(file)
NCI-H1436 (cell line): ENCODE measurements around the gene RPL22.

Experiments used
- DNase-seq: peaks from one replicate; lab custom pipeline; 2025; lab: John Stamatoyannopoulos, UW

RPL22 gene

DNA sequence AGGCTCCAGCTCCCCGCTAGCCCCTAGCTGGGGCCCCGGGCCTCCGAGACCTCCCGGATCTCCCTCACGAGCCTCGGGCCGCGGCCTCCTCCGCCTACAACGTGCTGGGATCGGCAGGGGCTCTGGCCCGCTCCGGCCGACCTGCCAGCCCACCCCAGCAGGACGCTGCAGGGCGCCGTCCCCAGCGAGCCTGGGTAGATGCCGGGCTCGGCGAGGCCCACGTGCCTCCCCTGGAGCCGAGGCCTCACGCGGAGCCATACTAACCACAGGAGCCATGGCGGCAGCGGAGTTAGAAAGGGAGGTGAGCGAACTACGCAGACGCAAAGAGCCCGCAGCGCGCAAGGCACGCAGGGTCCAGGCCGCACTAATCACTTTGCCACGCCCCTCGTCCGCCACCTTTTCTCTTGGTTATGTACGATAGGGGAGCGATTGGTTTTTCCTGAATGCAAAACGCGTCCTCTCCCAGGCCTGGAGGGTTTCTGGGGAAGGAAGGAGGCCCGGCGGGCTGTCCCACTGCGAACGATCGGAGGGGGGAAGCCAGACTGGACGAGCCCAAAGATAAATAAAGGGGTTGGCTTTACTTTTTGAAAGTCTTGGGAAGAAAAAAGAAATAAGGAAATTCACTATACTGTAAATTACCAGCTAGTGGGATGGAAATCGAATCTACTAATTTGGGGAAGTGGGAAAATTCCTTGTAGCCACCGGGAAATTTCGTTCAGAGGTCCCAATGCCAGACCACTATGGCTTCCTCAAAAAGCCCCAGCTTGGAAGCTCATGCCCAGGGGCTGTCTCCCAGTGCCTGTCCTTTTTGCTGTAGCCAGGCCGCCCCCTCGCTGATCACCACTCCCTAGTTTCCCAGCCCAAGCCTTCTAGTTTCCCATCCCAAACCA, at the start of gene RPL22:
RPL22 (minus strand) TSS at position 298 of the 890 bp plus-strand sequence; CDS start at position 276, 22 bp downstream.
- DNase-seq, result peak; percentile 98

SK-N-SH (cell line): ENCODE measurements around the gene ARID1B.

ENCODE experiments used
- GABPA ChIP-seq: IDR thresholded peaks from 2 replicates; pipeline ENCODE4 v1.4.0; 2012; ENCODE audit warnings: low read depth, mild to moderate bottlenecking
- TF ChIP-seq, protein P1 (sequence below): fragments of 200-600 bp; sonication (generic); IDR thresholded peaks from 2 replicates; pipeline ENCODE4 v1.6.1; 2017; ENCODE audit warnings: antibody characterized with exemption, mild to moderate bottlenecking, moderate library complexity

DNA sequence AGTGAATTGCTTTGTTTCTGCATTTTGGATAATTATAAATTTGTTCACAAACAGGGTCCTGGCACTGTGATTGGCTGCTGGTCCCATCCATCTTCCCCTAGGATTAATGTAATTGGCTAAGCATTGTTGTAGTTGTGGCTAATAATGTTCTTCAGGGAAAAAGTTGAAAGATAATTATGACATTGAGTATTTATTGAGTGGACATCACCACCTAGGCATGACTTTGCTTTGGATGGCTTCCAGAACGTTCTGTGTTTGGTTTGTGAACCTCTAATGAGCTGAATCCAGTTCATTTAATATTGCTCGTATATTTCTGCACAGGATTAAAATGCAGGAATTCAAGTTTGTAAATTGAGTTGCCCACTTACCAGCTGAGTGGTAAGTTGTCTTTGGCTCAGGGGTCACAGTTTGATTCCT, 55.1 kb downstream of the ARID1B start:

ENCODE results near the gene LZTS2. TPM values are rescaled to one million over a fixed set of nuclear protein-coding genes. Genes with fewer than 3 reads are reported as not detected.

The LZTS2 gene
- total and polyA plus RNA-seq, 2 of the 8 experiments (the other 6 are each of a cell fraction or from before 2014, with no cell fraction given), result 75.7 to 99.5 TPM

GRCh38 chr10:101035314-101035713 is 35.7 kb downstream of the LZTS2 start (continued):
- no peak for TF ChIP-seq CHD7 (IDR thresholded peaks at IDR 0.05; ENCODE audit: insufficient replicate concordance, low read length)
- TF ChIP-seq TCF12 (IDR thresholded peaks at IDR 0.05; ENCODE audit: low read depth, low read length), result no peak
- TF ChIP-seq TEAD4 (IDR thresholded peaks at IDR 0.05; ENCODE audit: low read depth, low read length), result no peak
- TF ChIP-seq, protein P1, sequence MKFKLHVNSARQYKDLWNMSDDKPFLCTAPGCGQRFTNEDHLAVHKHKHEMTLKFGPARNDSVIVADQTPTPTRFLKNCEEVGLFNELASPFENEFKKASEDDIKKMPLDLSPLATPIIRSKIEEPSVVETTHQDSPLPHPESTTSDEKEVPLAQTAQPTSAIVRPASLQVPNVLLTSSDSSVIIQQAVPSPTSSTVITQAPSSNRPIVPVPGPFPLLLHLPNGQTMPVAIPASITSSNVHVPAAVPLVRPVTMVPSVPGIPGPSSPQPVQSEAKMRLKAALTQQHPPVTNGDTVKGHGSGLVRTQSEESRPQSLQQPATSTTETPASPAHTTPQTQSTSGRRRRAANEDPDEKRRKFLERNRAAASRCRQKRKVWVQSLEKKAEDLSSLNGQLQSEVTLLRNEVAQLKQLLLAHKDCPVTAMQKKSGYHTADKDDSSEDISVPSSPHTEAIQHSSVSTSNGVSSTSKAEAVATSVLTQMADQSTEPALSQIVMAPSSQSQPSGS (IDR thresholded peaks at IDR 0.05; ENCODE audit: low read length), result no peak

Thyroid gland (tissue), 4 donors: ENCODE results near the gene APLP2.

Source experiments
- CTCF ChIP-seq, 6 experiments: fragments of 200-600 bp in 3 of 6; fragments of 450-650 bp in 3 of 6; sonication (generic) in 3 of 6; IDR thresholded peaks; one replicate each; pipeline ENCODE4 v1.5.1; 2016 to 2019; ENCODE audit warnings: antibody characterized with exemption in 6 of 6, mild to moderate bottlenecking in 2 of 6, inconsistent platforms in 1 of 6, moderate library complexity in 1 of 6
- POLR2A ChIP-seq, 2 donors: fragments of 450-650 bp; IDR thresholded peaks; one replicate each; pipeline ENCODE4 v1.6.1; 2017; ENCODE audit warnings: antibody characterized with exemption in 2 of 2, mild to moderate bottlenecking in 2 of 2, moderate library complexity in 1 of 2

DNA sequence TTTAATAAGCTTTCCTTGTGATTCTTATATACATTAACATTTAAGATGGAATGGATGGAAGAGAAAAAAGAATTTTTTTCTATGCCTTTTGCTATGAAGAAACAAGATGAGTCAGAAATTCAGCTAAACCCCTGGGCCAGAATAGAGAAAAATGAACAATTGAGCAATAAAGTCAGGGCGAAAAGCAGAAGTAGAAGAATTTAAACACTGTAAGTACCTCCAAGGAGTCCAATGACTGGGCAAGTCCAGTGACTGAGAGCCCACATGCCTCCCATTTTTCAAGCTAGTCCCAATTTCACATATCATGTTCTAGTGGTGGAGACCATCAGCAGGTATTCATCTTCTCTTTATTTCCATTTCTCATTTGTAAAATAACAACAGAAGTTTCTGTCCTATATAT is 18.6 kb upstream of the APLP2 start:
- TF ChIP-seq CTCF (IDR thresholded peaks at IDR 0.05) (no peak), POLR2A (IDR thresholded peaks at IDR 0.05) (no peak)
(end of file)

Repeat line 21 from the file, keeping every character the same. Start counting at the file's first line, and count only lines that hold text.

Thyroid gland (tissue), 4 donors: ENCODE results near the gene APLP2.